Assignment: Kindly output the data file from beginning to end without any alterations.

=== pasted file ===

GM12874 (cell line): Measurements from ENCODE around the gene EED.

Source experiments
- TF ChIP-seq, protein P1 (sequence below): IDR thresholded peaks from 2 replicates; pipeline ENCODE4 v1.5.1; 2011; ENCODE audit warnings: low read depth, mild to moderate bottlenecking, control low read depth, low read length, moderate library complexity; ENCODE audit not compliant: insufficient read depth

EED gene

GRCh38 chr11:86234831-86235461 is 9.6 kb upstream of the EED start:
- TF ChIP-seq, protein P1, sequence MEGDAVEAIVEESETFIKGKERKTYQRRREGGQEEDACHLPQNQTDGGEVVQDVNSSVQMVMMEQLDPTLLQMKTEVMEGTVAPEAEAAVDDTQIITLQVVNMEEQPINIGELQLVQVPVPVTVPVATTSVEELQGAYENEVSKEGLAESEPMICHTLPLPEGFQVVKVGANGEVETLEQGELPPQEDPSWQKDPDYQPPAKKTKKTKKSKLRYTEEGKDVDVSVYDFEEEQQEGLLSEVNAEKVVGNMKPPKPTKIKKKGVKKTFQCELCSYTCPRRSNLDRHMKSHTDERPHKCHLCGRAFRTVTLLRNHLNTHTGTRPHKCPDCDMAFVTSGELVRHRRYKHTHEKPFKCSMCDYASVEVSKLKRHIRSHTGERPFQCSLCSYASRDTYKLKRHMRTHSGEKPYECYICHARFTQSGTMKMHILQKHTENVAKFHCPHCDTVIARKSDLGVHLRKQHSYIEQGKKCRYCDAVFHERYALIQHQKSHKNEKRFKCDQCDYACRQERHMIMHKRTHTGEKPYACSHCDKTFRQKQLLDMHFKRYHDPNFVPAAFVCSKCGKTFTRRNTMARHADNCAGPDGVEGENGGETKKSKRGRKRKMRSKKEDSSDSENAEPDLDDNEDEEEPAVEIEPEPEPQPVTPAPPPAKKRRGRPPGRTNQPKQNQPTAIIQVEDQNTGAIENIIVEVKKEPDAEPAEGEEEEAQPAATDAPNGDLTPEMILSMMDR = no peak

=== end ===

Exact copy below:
GM12874 (cell line): Measurements from ENCODE around the gene EED.

Source experiments
- TF ChIP-seq, protein P1 (sequence below): IDR thresholded peaks from 2 replicates; pipeline ENCODE4 v1.5.1; 2011; ENCODE audit warnings: low read depth, mild to moderate bottlenecking, control low read depth, low read length, moderate library complexity; ENCODE audit not compliant: insufficient read depth

EED gene

GRCh38 chr11:86234831-86235461 is 9.6 kb upstream of the EED start:
- TF ChIP-seq, protein P1, sequence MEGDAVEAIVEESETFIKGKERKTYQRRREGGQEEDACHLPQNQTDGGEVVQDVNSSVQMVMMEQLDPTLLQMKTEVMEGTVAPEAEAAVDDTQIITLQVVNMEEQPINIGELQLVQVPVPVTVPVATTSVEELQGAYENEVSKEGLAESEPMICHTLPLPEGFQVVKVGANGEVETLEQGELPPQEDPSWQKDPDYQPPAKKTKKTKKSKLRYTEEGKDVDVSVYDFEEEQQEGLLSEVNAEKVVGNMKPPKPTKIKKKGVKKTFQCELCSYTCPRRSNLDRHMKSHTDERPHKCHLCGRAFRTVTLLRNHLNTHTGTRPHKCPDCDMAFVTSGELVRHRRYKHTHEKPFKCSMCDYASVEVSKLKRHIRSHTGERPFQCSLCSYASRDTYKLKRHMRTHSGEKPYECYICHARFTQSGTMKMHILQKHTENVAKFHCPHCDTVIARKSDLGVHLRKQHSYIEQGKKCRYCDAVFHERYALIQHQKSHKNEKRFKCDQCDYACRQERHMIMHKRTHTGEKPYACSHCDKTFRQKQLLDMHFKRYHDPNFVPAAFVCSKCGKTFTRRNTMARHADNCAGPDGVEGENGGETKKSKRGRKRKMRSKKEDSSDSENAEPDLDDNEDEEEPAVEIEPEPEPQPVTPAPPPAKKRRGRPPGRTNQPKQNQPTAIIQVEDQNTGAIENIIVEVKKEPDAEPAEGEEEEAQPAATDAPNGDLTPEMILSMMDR = no peak